A group of Ducks walks into a bar. They take turns telling jokes. Then they break off for beer-and-pizza fueled discussion sessions where they critique, analyze, and help develop each other’s material.
There’s no punchline here, because it’s not a joke—this happens every Wednesday, 9:00 p.m., at the Falling Sky pizzeria in Erb Memorial Union. The student group, the UO Stand-Up Society, sponsors a weekly open mic that brings together aspiring comics from across campus and throughout the Eugene community.
“The UO Stand-Up Society is a club and an event, but I think of it more as a collective of people who want to tell jokes and bring joy to the world,” says Michael Spark, the School of Journalism and Communication advertising major who organizes and hosts the open mic nights.
Spark grew up in Rogue River in southern Oregon, where there wasn’t much of a live comedy scene. As the student body president of his community college, he founded and hosted a charity fundraising event—and felt the satisfaction that comes from making an audience laugh.
After enrolling at Oregon, he wrote new material, practiced in local venues, and started producing “The Morning Mic with Mike,” a weekly streaming radio show. He performed in out-of-town gigs as far away as California.
Spark joined the UO Stand-Up Society to share some of his knowledge and experience. Open mic events, Spark explains, are essential to comedians for developing craft and professional polish. They offer opportunities for beginners to test their courage, for pros to test their newest material, and for joke-slingers at all levels to perform before the toughest audience around: their peers.
Madeline Collins, a senior from Pasadena, California, who performs comedy as Maddie C., says that cracking jokes is more than just a hobby for her. Having decided that she wants a career in the entertainment industry, she values the UO Stand-Up Society as an opportunity to practice and perfect key professional skills.
“I watch standup comedy like a student of comedy. I look at it for the joke construction, for the timing, for the way they interact with the audience and what they do with the mic stand. I approach it like it’s another class and I want to get an A.”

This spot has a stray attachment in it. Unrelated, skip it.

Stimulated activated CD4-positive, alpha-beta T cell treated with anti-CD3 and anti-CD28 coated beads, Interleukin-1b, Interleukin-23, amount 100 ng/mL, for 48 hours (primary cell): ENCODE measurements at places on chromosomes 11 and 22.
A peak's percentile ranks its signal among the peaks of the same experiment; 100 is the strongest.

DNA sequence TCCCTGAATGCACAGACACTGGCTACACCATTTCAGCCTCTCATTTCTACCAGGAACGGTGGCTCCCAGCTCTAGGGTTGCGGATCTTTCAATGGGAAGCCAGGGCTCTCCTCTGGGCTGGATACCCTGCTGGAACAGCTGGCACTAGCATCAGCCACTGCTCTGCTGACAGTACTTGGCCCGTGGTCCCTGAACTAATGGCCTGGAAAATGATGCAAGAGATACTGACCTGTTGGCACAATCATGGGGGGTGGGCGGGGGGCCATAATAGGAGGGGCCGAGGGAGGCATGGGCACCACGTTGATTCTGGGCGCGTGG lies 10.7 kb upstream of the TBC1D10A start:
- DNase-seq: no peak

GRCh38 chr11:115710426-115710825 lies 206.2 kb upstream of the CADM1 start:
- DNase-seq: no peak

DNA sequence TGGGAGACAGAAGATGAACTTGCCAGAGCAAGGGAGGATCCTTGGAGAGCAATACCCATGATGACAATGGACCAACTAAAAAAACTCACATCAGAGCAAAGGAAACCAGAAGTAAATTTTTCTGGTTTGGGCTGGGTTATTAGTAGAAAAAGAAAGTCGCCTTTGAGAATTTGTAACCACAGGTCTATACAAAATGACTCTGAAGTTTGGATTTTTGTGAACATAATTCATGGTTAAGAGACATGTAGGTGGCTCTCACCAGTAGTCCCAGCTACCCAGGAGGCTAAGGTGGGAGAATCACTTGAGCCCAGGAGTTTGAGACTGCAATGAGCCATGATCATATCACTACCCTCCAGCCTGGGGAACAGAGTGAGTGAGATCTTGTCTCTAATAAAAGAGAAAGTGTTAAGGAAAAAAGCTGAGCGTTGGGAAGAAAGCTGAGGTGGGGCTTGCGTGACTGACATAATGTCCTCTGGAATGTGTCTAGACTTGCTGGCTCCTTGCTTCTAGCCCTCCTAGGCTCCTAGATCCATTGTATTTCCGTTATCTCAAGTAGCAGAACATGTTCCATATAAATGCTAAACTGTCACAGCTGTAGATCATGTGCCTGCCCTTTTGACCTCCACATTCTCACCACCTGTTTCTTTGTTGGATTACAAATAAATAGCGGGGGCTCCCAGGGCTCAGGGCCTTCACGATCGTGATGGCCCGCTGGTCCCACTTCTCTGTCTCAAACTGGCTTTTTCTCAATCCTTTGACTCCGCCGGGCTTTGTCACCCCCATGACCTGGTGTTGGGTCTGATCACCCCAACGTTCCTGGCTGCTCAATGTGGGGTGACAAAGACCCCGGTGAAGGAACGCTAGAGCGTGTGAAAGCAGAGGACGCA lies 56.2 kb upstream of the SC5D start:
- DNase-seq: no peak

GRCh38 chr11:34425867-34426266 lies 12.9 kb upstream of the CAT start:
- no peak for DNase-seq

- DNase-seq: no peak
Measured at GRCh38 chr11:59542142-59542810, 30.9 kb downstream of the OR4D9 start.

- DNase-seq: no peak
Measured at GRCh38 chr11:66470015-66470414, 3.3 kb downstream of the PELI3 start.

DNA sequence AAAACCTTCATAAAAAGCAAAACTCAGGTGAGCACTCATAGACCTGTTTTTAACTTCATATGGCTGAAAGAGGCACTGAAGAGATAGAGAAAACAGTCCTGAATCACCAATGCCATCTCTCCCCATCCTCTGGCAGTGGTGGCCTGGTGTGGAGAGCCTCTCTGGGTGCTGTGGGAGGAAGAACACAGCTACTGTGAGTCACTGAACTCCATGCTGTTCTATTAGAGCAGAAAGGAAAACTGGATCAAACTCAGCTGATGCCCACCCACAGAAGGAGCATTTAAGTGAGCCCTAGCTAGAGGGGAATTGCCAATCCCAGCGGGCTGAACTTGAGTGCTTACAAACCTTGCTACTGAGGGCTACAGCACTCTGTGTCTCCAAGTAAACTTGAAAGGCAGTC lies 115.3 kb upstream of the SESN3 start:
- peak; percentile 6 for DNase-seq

Comedy has always thrived on edginess, and open mics also serve as a space for comedians to test social boundaries. In an era when college students often get stereotyped as dour enforcers of political correctness, many of these young comedians assert the importance of talking about aspects of human experience that are controversial, dark, discomforting, or—Spark’s preferred term—“messed up.”
Anthony Galindo, a history major from Bellevue, Washington, says he is willing to accept both the applause and the occasional awkward silence from audiences as he works out the extent to which certain taboos can be teased.
“Jokes about political issues or hot-button topics, if they have an element of truth to them, can stick with the listener and really resonate with them. And they can be ten times funnier,” Galindo says.
All content issues aside, for Spark, the act of open and nonjudgmental listening is crucial not only to standup’s enduring popularity, but also its continued—and very significant—role in our society.
“Standup comedy to me is the last form of storytelling that is still in existence,” he says. “Ten thousand years ago people would gather around the fire to hear someone tell stories, and later people would gather around the radio, but today standup comedy is the last venue where people go and hear someone talk for entertainment. I feel like we are holding on to something special.”
—By Jason Stone, University Communications